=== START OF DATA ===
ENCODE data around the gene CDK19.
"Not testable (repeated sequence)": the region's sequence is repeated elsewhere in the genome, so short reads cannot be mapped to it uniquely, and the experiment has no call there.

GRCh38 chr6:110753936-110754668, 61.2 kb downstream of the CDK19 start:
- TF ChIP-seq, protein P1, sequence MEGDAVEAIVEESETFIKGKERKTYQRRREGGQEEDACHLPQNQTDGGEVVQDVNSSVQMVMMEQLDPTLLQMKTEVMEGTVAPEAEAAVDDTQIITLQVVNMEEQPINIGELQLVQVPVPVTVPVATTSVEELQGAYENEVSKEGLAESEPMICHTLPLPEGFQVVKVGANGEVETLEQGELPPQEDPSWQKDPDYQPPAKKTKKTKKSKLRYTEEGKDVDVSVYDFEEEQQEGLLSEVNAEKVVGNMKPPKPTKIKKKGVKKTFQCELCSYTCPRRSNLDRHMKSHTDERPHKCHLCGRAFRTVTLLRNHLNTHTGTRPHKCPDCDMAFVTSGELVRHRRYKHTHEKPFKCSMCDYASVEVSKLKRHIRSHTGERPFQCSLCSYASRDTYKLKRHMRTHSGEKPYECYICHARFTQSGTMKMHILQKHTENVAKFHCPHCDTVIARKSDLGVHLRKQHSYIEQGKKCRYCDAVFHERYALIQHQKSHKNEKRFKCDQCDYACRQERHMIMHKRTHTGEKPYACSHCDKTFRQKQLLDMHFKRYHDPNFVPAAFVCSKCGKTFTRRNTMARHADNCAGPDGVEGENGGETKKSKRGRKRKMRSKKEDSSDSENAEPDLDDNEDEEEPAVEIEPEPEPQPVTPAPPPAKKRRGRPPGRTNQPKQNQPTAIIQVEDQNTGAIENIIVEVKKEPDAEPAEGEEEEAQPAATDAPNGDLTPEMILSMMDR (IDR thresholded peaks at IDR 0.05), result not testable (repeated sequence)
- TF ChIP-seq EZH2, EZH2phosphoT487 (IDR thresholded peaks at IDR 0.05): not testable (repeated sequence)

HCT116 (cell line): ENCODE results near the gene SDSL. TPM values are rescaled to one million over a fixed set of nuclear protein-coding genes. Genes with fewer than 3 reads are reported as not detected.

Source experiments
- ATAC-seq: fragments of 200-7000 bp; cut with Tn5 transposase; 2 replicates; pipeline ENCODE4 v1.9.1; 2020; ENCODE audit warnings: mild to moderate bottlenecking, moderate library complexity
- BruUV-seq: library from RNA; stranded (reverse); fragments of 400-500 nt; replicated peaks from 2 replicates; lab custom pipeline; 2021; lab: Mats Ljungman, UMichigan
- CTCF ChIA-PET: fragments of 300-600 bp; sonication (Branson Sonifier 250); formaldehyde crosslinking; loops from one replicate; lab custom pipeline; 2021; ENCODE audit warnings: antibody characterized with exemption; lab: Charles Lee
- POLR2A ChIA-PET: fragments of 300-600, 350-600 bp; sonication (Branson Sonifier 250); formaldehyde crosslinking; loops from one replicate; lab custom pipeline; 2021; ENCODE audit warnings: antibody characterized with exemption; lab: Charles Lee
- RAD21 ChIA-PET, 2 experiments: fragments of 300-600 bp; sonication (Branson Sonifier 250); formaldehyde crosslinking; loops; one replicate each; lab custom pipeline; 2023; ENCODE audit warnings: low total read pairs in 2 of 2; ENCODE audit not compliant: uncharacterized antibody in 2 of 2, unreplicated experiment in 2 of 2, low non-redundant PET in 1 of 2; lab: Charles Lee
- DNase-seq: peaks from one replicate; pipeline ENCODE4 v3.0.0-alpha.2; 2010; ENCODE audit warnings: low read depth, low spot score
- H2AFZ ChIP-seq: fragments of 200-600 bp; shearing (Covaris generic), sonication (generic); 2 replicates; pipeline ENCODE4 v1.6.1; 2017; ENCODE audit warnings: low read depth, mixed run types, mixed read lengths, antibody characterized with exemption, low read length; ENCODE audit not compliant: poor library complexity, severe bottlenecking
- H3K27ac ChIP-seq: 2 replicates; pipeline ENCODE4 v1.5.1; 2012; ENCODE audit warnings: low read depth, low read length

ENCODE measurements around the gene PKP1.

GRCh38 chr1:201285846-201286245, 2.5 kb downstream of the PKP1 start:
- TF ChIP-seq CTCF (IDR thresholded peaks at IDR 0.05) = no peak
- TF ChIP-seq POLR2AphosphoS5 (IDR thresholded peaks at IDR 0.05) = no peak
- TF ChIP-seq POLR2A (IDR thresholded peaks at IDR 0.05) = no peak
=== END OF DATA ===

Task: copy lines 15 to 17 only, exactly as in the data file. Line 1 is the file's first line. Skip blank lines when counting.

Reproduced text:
- H3K27ac ChIP-seq: 2 replicates; pipeline ENCODE4 v1.5.1; 2012; ENCODE audit warnings: low read depth, low read length

ENCODE measurements around the gene PKP1.

GRCh38 chr1:201285846-201286245, 2.5 kb downstream of the PKP1 start: